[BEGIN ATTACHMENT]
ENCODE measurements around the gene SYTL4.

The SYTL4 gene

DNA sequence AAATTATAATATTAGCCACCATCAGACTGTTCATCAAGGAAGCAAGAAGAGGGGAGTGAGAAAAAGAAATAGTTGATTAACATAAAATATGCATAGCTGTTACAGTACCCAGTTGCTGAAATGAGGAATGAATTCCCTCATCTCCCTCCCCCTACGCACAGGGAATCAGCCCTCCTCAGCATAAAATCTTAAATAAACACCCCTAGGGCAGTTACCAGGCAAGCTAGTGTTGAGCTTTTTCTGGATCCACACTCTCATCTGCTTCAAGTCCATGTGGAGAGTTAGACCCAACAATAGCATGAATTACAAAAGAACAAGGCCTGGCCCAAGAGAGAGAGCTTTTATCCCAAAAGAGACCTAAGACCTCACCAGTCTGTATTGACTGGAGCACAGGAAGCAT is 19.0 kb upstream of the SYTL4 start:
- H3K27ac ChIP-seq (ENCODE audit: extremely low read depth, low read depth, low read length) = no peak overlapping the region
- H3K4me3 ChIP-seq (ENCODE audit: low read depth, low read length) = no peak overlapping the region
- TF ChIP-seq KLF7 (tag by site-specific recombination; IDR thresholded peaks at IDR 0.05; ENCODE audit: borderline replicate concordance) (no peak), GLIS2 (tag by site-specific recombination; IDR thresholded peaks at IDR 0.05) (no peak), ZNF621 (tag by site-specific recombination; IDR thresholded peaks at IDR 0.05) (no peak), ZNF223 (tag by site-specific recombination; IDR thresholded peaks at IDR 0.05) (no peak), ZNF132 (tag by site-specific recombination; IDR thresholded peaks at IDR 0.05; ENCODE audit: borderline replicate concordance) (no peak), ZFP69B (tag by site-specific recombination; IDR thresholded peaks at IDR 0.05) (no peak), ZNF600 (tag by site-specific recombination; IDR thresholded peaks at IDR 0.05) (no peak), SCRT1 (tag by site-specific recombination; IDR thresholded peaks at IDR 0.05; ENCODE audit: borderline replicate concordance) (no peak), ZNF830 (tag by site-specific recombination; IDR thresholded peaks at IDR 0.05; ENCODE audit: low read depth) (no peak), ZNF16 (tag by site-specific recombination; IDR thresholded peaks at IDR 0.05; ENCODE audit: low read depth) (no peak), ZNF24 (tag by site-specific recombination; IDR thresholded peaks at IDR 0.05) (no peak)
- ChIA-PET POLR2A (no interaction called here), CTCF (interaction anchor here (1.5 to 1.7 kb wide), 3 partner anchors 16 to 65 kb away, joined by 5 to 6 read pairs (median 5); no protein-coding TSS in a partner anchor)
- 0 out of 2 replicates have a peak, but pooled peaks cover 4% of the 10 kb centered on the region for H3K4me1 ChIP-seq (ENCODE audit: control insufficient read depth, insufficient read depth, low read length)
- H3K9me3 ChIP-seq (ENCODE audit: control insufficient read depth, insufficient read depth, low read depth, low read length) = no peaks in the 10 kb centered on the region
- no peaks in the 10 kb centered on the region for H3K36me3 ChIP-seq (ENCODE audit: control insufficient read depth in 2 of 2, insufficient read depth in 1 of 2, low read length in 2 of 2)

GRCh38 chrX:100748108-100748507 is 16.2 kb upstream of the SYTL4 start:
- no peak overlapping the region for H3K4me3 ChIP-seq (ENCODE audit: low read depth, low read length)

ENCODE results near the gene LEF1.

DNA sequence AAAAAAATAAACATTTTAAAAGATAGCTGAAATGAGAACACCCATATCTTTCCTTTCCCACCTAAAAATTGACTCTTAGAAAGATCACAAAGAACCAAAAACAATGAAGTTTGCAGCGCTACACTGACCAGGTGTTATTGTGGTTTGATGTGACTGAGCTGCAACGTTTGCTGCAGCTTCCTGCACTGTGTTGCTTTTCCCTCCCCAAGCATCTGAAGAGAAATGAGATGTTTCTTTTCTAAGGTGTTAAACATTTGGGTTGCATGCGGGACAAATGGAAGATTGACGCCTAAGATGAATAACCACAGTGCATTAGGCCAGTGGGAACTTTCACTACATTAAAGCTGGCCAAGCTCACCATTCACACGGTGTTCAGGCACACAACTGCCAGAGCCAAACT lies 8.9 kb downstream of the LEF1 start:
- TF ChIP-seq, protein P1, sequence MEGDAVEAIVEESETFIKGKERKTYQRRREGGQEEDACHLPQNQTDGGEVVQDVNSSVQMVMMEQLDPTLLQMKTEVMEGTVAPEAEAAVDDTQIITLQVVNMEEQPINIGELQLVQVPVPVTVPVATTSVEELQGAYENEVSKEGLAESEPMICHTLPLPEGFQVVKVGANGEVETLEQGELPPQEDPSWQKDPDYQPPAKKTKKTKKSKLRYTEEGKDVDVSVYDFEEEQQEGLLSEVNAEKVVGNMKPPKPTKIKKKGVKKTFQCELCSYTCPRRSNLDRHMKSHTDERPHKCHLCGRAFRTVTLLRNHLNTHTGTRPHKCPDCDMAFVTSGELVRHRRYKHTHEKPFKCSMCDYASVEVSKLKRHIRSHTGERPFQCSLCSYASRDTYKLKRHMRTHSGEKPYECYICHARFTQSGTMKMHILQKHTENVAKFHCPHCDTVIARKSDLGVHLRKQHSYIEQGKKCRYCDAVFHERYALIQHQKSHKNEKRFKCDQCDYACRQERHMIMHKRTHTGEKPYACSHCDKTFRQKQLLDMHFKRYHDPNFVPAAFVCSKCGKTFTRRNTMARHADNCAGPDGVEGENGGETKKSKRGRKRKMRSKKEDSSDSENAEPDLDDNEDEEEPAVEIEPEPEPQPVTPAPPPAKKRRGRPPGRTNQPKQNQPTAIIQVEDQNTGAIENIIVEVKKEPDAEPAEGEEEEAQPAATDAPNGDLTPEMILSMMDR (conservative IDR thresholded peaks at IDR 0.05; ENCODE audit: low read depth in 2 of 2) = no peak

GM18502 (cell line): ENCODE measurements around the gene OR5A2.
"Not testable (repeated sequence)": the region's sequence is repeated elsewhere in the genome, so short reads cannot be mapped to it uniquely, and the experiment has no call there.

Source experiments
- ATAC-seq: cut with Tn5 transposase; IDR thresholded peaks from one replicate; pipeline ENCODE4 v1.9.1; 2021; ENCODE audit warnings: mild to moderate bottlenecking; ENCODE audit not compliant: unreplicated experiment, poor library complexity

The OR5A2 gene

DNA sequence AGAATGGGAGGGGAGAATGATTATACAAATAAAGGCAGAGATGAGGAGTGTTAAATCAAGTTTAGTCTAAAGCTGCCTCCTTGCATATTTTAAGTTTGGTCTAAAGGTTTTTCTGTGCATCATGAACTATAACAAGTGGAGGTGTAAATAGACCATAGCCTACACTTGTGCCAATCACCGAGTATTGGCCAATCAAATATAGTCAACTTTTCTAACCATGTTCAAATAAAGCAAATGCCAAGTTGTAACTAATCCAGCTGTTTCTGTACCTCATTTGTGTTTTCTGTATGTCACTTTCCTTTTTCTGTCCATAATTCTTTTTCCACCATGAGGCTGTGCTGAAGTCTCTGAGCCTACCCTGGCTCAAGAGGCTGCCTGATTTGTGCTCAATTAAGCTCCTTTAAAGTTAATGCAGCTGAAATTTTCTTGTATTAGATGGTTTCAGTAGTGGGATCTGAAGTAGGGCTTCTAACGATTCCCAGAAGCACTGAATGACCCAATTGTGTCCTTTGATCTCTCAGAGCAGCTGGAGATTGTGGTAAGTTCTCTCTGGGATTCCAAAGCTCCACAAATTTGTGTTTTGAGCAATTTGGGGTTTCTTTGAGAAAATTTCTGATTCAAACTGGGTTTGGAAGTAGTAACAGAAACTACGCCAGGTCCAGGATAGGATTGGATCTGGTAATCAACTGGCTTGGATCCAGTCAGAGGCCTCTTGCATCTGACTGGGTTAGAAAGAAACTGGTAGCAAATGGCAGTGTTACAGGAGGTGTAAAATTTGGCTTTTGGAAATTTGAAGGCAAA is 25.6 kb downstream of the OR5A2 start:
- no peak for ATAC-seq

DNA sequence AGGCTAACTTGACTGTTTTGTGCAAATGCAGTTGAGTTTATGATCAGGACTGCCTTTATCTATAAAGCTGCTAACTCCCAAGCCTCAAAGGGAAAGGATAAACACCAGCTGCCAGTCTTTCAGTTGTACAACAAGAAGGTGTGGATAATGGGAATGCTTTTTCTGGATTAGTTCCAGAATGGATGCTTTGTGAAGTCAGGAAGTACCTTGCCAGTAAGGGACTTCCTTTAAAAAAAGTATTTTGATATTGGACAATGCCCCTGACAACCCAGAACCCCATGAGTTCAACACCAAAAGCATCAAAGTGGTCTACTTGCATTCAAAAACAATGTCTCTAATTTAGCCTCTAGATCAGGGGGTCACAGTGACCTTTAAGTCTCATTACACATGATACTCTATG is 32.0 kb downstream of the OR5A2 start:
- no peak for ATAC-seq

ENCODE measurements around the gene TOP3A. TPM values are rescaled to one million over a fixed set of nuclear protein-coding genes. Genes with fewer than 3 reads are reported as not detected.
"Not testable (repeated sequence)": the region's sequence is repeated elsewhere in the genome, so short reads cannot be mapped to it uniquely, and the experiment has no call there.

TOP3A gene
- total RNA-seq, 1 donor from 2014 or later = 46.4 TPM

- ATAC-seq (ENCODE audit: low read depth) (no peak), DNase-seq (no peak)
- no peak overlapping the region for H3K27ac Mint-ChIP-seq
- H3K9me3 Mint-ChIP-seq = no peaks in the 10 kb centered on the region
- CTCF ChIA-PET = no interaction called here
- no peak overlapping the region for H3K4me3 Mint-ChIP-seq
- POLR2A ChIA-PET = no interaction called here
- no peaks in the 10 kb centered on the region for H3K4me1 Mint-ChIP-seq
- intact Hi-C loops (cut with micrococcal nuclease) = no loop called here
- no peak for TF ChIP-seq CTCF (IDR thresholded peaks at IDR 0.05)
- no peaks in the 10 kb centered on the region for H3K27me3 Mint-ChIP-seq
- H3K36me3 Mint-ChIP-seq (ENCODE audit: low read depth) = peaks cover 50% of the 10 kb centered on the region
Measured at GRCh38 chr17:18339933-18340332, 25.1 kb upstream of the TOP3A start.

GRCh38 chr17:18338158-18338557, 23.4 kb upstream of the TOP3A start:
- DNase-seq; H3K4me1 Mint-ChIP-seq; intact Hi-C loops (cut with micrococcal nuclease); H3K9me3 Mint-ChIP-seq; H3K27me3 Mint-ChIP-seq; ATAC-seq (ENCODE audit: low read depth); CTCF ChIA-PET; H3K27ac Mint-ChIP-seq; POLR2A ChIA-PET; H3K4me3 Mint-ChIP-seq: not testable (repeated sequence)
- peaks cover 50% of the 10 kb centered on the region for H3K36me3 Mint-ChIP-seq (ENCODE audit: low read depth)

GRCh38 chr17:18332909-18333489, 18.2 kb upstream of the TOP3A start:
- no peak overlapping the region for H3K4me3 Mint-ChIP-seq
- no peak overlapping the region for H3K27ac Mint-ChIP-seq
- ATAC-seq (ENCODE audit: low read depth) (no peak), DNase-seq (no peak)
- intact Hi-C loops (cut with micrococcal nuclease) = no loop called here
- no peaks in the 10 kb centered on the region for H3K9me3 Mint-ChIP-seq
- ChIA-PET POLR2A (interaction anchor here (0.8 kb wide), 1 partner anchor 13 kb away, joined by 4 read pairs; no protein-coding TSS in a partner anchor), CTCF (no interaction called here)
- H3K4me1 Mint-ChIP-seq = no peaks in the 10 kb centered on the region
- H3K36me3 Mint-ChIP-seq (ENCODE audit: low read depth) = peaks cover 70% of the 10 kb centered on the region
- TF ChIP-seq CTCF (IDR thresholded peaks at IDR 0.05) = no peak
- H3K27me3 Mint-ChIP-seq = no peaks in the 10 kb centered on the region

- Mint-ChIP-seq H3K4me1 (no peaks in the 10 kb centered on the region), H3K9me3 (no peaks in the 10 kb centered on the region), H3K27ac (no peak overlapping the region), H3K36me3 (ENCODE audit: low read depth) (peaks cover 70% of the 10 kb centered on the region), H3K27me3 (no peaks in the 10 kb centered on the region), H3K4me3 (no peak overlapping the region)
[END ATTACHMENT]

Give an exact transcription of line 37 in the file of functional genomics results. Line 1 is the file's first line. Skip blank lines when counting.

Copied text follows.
- no peak for TF ChIP-seq CTCF (IDR thresholded peaks at IDR 0.05)